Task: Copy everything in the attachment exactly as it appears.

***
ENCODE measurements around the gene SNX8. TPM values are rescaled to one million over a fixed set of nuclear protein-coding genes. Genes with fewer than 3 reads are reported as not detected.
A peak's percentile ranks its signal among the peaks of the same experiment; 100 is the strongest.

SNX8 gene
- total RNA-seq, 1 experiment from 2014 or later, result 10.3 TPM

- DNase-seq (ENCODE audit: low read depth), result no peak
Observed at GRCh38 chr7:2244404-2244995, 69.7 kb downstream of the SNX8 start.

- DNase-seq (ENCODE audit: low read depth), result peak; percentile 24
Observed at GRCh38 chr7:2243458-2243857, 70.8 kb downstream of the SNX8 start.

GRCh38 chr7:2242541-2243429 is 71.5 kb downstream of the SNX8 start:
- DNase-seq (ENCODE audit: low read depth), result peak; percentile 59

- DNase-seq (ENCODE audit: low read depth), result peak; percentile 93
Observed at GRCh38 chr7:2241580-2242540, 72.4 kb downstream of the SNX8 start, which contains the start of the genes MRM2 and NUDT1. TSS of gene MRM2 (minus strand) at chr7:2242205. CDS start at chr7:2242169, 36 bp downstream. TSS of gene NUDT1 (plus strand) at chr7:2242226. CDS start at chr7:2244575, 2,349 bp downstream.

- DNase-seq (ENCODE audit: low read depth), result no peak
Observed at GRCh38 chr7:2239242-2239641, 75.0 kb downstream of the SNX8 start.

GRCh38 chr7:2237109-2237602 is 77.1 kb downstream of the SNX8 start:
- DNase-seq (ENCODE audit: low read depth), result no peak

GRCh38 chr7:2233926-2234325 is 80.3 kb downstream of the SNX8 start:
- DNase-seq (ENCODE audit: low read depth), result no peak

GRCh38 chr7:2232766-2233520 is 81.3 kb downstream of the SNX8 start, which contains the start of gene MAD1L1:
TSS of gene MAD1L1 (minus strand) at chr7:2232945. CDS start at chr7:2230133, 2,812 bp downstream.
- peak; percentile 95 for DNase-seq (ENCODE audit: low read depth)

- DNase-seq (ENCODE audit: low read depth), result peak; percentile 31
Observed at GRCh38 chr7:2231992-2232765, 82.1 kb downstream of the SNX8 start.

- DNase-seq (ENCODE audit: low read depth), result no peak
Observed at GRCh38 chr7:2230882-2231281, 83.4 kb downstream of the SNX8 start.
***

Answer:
ENCODE measurements around the gene SNX8. TPM values are rescaled to one million over a fixed set of nuclear protein-coding genes. Genes with fewer than 3 reads are reported as not detected.
A peak's percentile ranks its signal among the peaks of the same experiment; 100 is the strongest.

SNX8 gene
- total RNA-seq, 1 experiment from 2014 or later, result 10.3 TPM

- DNase-seq (ENCODE audit: low read depth), result no peak
Observed at GRCh38 chr7:2244404-2244995, 69.7 kb downstream of the SNX8 start.

- DNase-seq (ENCODE audit: low read depth), result peak; percentile 24
Observed at GRCh38 chr7:2243458-2243857, 70.8 kb downstream of the SNX8 start.

GRCh38 chr7:2242541-2243429 is 71.5 kb downstream of the SNX8 start:
- DNase-seq (ENCODE audit: low read depth), result peak; percentile 59

- DNase-seq (ENCODE audit: low read depth), result peak; percentile 93
Observed at GRCh38 chr7:2241580-2242540, 72.4 kb downstream of the SNX8 start, which contains the start of the genes MRM2 and NUDT1. TSS of gene MRM2 (minus strand) at chr7:2242205. CDS start at chr7:2242169, 36 bp downstream. TSS of gene NUDT1 (plus strand) at chr7:2242226. CDS start at chr7:2244575, 2,349 bp downstream.

- DNase-seq (ENCODE audit: low read depth), result no peak
Observed at GRCh38 chr7:2239242-2239641, 75.0 kb downstream of the SNX8 start.

GRCh38 chr7:2237109-2237602 is 77.1 kb downstream of the SNX8 start:
- DNase-seq (ENCODE audit: low read depth), result no peak

GRCh38 chr7:2233926-2234325 is 80.3 kb downstream of the SNX8 start:
- DNase-seq (ENCODE audit: low read depth), result no peak

GRCh38 chr7:2232766-2233520 is 81.3 kb downstream of the SNX8 start, which contains the start of gene MAD1L1:
TSS of gene MAD1L1 (minus strand) at chr7:2232945. CDS start at chr7:2230133, 2,812 bp downstream.
- peak; percentile 95 for DNase-seq (ENCODE audit: low read depth)

- DNase-seq (ENCODE audit: low read depth), result peak; percentile 31
Observed at GRCh38 chr7:2231992-2232765, 82.1 kb downstream of the SNX8 start.

- DNase-seq (ENCODE audit: low read depth), result no peak
Observed at GRCh38 chr7:2230882-2231281, 83.4 kb downstream of the SNX8 start.